Vanessa Romo

Vanessa Romo is a reporter for NPR's News Desk. She covers breaking news on a wide range of topics, weighing in daily on everything from immigration and the treatment of migrant children, to a war-crimes trial where a witness claimed he was the actual killer, to an alleged sex cult. She has also covered the occasional cat-clinging-to-the-hood-of-a-car story.

Before her stint on the News Desk, Romo spent the early months of the Trump Administration on the Washington Desk covering stories about culture and politics – the voting habits of the post-millennial generation, the rise of Maxine Waters as a septuagenarian pop culture icon and DACA quinceañeras as Trump protests.

In 2016, she was at the core of the team that launched and produced The New York Times' first political podcast, The Run-Up with Michael Barbaro. Prior to that, Romo was a Spencer Education Fellow at Columbia University's School of Journalism where she began working on a radio documentary about a pilot program in Los Angeles teaching black and Latino students to code switch.

Romo has also traveled extensively through the Member station world in California and Washington. As the education reporter at Southern California Public Radio, she covered the region's K-12 school districts and higher education institutions and won the Education Writers Association first place award as well as a Regional Edward R. Murrow for Hard News Reporting.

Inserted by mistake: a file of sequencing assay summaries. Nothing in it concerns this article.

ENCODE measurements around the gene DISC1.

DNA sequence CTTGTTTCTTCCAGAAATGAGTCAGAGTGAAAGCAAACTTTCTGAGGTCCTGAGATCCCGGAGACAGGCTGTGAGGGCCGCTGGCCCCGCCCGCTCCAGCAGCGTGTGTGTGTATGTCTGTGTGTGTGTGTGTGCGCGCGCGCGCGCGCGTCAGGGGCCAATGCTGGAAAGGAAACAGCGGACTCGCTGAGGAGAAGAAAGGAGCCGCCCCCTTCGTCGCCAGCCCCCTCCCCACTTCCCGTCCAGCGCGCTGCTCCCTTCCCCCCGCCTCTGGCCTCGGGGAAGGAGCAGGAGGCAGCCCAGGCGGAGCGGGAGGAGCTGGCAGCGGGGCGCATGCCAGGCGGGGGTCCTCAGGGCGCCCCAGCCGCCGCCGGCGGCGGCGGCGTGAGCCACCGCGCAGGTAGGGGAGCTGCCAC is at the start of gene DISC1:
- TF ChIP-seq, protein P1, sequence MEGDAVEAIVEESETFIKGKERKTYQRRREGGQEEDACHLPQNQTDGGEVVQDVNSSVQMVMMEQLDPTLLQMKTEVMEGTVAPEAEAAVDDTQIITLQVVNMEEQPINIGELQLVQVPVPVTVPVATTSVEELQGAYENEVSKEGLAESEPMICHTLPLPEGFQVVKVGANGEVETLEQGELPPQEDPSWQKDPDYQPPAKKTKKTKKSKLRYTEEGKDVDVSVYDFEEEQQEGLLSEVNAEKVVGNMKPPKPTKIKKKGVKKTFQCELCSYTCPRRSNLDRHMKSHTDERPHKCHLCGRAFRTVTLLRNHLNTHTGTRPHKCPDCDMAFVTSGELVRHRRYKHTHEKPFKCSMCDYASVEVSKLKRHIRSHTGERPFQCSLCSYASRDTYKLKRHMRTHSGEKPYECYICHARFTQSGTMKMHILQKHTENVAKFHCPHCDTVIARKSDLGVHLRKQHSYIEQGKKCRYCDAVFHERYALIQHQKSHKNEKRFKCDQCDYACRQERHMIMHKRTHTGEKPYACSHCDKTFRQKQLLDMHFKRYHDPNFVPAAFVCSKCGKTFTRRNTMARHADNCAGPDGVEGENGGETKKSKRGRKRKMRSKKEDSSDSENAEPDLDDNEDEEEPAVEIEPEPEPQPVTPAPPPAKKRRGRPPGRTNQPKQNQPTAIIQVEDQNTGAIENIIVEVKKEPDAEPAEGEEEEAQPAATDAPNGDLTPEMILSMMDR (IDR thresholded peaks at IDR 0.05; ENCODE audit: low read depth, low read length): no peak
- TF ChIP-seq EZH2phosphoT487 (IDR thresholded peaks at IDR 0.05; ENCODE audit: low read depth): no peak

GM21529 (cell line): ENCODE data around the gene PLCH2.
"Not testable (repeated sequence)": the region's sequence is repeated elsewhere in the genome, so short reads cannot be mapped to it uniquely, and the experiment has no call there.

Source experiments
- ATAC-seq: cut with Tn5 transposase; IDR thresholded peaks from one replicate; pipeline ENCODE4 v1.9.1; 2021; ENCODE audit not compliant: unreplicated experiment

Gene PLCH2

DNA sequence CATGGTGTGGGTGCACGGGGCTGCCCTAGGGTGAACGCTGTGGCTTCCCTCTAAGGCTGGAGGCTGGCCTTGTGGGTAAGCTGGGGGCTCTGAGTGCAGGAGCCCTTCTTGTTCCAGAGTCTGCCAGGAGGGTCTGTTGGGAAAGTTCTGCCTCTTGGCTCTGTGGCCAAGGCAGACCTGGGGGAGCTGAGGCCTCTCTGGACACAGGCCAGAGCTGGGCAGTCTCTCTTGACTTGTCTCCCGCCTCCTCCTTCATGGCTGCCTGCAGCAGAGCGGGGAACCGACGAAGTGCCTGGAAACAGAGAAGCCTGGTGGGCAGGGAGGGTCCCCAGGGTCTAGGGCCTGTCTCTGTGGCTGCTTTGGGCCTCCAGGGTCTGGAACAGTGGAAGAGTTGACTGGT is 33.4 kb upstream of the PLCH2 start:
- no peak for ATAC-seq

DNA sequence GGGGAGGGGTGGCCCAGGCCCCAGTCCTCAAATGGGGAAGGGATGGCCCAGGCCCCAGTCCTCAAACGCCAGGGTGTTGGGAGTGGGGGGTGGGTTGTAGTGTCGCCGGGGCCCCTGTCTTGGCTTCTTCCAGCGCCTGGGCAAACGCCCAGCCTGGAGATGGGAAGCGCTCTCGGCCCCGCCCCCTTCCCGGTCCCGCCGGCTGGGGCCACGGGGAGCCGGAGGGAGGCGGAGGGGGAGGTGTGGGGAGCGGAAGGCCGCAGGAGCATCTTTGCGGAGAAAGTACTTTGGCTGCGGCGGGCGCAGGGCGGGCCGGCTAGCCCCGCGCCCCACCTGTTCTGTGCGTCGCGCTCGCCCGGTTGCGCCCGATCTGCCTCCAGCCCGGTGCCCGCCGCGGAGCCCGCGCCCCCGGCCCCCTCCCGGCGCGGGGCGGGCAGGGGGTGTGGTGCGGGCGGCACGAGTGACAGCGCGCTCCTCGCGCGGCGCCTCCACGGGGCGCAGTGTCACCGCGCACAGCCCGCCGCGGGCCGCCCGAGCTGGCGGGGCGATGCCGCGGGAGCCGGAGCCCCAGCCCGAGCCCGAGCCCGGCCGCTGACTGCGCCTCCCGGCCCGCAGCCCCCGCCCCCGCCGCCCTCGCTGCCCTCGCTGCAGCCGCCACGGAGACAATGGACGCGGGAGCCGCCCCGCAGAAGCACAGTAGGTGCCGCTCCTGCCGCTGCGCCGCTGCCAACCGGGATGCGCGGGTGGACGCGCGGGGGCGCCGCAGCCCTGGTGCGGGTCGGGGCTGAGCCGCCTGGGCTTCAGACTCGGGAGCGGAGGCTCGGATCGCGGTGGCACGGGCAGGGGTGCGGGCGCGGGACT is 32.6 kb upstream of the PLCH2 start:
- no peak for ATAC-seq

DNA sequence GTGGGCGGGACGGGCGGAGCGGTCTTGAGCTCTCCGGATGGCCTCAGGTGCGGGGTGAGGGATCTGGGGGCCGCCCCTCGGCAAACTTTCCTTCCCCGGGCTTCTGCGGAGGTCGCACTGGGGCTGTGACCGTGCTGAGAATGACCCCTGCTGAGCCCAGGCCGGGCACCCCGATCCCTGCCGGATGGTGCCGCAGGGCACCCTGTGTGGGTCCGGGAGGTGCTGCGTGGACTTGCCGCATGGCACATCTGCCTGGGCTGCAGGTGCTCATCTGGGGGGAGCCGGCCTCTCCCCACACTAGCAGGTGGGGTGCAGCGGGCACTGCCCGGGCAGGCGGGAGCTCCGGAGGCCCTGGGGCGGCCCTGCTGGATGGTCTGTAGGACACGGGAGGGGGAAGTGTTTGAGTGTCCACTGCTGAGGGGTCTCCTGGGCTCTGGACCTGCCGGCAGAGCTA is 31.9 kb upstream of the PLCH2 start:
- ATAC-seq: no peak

Before that, she covered business and labor for Member station KNKX, keeping an eye on global companies including Amazon, Boeing, Starbucks and Microsoft.

A Los Angeles native, she is a graduate of Loyola Marymount University, where she received a degree in history. She also earned a master's degree in Journalism from NYU. She loves all things camaron-based.

San Francisco police on Tuesday arrested a 45-year-old man suspected of threatening and stalking an Asian woman working at a bakery store on at least two occasions.

Darrell Hunter was taken into custody without incident, officials said in a statement that called the alleged actions a hate crime. He has been booked at San Francisco County Jail on three counts of criminal threats, two counts of burglary, stalking, three hate crime enhancements and a probation violation.

G. Gordon Liddy, the Republican adviser who was convicted for his role in the Watergate scandal that brought down President Richard Nixon, died on Tuesday.

The 90-year-old died at his daughter's house in Virginia, his son Thomas P. Liddy told The Associated Press. He did not give a cause of death.

Liddy was convicted in 1973 and sentenced to 20 years in jail for conspiracy, burglary and illegally wiretapping the Democratic Party's headquarters at the Watergate office complex. He served as Nixon's general counsel on his reelection committee at the time.